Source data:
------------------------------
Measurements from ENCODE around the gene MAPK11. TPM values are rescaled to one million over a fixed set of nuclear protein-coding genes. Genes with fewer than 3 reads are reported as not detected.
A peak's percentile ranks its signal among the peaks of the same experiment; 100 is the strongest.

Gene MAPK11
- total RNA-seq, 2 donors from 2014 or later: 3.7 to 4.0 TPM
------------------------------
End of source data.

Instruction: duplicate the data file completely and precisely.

Measurements from ENCODE around the gene MAPK11. TPM values are rescaled to one million over a fixed set of nuclear protein-coding genes. Genes with fewer than 3 reads are reported as not detected.
A peak's percentile ranks its signal among the peaks of the same experiment; 100 is the strongest.

Gene MAPK11
- total RNA-seq, 2 donors from 2014 or later: 3.7 to 4.0 TPM